The latest episode in the efforts by PSC/Labour Party functionary Ben Soffa, and the PSC Executive, to defend their indefensible and unconstitutional behaviour in seeking my expulsion from PSC purely for my Marxist political views about Zionism, is immediately below my reply, which suggests some constructive ways out of the hole the PSC leadership has dug itself into over this case.
Below Soffa’s letter to me is an exchange between Soffa and Tony Greenstein which, in which, though it really does not solve the question, Tony makes some good points about the lack of natural justice of the PSC appeal process which asks the AGM to consider complex matters that would be better considered by an elected, impartial body. And Ben Soffa concurs, that this is a flawed process that basically denies natural justice in complex cases.
Be that as it may, breaches of natural justice and workers democracy must be fought in the here and now, and the attempts to evade this in Ben Soffa’s latest letter are obvious.
Reply to Ben Soffa by Ian Donovan, 20 April
I am sorry. There is a simple remedy for this problem. You must be aware that it simply is not even possible to encapsulate the complex political and constitutional issues involved in this case and to provide those considering the case with proof of what is said in the appeal in 400 words.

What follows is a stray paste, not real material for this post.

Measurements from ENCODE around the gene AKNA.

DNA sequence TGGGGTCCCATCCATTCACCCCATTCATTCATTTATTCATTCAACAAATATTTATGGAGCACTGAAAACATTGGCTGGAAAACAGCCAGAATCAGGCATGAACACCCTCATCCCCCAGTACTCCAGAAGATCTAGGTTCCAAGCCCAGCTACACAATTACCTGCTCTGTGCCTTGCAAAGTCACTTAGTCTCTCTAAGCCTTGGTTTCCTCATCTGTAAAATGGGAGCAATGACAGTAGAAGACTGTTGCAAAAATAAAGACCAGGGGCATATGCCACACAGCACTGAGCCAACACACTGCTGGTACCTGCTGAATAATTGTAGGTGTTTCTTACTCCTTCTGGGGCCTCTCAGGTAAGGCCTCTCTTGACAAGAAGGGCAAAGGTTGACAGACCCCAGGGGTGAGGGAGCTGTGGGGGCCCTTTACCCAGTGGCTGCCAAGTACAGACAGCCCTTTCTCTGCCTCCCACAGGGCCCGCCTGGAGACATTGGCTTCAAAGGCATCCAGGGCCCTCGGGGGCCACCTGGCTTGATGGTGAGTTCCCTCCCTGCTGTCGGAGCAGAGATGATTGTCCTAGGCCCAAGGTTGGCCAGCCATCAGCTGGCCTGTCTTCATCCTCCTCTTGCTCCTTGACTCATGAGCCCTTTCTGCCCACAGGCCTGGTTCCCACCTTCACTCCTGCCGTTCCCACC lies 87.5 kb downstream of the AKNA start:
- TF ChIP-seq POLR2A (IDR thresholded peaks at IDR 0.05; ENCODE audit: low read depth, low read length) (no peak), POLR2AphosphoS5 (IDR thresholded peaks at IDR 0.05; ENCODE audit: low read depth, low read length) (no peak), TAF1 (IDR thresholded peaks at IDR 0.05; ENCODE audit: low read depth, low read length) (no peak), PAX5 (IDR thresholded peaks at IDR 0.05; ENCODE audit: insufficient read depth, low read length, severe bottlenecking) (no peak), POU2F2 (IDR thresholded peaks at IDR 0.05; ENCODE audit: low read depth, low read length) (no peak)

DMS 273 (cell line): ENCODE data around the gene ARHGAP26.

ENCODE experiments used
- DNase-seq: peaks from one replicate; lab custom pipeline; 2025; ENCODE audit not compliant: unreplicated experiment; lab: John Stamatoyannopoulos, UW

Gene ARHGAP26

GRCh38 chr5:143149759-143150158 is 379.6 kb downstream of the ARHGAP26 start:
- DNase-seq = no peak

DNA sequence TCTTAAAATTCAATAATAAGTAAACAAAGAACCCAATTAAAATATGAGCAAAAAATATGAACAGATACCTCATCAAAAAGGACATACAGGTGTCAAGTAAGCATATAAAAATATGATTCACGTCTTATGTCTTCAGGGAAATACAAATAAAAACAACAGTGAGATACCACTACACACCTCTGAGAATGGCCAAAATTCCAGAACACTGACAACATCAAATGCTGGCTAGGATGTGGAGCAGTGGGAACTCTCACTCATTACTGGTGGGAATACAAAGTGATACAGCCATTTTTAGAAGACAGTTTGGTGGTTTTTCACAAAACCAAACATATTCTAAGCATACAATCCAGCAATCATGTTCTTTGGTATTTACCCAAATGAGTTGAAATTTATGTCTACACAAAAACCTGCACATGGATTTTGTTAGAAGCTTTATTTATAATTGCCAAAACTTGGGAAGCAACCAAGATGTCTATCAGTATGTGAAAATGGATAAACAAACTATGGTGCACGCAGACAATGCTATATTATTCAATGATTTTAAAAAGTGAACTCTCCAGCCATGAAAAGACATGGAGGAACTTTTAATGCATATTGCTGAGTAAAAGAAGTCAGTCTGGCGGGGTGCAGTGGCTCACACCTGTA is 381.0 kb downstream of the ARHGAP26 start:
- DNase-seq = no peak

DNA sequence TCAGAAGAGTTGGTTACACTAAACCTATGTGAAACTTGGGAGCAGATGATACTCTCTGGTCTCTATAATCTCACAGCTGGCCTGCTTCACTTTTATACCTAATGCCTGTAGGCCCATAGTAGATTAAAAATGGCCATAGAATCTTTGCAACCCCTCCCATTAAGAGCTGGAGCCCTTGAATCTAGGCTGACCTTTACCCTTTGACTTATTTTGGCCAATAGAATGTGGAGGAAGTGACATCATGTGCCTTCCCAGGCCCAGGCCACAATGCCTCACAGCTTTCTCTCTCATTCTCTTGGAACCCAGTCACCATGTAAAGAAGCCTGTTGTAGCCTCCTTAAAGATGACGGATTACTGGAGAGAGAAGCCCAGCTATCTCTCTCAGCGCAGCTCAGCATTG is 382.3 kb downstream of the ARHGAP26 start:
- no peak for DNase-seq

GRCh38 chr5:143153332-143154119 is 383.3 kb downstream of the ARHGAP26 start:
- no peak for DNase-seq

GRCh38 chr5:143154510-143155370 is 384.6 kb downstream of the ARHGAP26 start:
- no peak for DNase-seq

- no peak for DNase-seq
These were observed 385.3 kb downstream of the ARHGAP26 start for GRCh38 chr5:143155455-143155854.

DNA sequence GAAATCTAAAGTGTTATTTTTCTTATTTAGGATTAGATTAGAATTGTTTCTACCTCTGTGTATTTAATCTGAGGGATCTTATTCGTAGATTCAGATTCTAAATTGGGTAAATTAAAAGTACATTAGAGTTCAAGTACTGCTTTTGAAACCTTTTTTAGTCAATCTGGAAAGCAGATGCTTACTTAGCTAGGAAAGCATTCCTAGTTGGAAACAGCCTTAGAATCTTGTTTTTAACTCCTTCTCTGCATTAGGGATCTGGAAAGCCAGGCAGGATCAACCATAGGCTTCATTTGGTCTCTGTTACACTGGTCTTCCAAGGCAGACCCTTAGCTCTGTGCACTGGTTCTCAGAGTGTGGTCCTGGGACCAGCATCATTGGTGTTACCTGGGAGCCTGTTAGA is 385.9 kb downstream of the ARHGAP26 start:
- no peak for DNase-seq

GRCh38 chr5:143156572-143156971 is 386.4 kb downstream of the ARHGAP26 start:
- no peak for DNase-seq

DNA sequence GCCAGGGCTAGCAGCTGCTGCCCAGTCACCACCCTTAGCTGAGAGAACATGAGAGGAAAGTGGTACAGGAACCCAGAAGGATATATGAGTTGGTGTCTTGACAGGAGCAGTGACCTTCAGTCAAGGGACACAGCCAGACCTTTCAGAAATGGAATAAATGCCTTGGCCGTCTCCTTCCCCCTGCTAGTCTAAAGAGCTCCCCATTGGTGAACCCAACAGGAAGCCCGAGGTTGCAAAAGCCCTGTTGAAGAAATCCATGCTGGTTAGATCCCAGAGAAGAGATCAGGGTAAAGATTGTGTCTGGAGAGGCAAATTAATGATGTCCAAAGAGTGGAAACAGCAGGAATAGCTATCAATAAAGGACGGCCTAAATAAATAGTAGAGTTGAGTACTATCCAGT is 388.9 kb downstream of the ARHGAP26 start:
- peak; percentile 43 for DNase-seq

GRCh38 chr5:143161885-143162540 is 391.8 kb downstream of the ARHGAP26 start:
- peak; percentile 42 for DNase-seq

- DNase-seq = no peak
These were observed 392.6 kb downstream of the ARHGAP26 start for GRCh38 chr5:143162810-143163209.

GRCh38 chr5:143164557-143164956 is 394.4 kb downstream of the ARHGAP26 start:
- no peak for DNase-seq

When the Labour Party did a report on multiple and questionable allegations that were made as part of a large-scale purge of this type, they ended up producing a report 850 pages long in PDF form. My appeal is 15 pages long in Word format. If it were in the desktop-published PDF format of that report it would likely be less, maybe only 10 pages. Why is such a small document so difficult for you to circulate? It’s hardly like the Labour Party report!
The text and appendixes contain evidence and context of your multiple violations of the PSC Constitution as well as explanations of the views of the LCFI on Zionism which I am being purged for.
Referencing the existence of a longer text is simply not good enough since that longer text will not be circulated to the participants in the AGM and it is virtually certain that most of the participants in this AGM will not follow up footnotes references to an unfamiliar website.